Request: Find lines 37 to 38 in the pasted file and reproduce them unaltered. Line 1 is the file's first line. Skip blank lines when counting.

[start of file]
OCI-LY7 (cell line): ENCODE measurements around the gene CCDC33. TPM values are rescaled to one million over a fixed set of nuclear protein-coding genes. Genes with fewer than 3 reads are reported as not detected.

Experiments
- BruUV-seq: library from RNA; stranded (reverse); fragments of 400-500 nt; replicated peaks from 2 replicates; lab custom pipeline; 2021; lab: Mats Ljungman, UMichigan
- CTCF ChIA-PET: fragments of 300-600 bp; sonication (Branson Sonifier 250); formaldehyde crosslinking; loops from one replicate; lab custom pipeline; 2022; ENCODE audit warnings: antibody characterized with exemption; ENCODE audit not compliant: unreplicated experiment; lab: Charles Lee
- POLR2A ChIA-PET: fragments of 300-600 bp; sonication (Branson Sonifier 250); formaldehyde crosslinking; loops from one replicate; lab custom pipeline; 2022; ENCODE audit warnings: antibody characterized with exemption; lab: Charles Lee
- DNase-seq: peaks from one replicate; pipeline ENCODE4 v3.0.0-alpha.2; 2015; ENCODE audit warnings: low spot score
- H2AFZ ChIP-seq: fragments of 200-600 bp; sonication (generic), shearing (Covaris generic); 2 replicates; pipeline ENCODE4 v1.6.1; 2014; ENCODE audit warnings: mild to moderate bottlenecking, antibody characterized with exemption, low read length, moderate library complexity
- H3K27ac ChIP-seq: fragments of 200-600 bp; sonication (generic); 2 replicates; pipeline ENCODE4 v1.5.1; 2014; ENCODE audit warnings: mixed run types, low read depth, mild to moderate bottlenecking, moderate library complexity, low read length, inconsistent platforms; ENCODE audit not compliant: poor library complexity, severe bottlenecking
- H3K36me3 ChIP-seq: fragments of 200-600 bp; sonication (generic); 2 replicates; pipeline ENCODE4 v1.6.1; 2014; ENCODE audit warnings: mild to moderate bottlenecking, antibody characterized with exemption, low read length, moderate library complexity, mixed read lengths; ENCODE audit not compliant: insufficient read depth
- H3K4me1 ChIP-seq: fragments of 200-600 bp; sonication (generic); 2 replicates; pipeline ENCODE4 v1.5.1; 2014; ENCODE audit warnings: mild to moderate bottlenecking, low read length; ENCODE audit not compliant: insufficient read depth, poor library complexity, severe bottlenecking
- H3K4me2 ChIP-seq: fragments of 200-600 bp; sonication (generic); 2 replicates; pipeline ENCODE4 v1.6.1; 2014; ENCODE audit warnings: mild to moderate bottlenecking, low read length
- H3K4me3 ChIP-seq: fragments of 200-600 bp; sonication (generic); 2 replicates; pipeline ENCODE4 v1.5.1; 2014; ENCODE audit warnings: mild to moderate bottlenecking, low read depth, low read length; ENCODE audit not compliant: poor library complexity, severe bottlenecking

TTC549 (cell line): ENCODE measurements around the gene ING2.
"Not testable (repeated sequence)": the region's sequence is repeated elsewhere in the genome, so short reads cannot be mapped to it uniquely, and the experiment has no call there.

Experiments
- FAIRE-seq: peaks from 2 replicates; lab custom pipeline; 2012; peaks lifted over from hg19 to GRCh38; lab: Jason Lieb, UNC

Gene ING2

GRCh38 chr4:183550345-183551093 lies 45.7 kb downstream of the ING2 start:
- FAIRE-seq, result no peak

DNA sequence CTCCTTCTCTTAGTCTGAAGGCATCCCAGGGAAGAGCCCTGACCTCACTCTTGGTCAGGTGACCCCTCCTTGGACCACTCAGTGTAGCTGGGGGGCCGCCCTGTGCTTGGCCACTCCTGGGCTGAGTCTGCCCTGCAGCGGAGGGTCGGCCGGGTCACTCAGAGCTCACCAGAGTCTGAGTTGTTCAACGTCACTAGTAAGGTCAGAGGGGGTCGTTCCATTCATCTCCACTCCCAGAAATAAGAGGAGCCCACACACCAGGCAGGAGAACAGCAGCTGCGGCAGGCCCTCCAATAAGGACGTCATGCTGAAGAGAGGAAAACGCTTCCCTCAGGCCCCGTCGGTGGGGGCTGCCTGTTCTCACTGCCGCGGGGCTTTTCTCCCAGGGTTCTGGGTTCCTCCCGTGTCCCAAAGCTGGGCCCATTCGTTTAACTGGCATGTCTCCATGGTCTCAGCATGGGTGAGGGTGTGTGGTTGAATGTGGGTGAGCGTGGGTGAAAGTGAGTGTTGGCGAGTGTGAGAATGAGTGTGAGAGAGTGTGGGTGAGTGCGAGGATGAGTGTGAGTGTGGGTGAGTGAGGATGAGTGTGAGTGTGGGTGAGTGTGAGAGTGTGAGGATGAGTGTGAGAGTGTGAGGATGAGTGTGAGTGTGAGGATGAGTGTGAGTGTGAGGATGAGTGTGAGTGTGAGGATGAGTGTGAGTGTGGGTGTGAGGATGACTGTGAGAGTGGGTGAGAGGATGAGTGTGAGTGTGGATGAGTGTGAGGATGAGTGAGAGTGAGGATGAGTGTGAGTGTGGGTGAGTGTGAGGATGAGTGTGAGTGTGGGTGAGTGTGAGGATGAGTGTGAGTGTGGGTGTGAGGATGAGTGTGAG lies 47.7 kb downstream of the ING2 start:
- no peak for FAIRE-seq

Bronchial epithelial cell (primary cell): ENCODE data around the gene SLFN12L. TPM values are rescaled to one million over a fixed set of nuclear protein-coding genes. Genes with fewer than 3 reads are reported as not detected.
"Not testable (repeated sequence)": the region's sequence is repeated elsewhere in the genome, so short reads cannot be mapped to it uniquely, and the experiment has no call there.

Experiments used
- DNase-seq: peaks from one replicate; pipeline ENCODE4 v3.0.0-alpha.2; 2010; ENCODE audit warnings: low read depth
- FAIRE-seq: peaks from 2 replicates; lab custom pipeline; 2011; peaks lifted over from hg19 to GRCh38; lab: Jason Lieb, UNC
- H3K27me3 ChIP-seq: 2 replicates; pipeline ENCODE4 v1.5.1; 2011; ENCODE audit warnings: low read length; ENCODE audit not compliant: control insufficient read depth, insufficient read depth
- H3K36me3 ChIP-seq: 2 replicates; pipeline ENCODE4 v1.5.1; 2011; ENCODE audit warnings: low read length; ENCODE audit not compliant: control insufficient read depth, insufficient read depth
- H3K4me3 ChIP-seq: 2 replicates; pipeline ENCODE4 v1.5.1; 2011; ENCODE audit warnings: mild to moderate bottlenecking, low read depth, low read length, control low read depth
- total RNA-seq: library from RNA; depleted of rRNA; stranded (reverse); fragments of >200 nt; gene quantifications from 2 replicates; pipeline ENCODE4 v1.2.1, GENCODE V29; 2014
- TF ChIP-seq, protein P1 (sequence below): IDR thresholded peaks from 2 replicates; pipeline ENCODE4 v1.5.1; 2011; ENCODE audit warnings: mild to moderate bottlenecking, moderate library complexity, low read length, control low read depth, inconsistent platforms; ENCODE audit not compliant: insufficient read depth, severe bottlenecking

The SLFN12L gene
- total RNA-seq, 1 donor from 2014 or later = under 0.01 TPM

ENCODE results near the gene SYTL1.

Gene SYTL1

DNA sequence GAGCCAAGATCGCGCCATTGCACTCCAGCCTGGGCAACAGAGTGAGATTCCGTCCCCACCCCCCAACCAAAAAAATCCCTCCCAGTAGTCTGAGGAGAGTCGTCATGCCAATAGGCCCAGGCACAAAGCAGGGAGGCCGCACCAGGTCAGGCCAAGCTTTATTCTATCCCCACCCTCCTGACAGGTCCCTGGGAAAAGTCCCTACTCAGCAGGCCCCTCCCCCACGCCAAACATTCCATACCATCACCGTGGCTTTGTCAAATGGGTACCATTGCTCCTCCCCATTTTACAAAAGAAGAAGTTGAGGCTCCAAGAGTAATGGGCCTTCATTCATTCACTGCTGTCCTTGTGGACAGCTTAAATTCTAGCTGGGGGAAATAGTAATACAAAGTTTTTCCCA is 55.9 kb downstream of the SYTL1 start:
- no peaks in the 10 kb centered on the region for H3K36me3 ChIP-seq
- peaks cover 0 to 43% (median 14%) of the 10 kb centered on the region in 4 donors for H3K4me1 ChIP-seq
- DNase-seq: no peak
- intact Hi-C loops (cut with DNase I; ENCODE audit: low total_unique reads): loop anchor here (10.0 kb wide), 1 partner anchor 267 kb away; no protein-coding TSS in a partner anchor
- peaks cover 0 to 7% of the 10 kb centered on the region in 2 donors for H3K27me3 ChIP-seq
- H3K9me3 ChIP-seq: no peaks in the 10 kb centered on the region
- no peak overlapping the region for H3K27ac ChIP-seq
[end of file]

- no peaks in the 10 kb centered on the region for H3K36me3 ChIP-seq
- peaks cover 0 to 43% (median 14%) of the 10 kb centered on the region in 4 donors for H3K4me1 ChIP-seq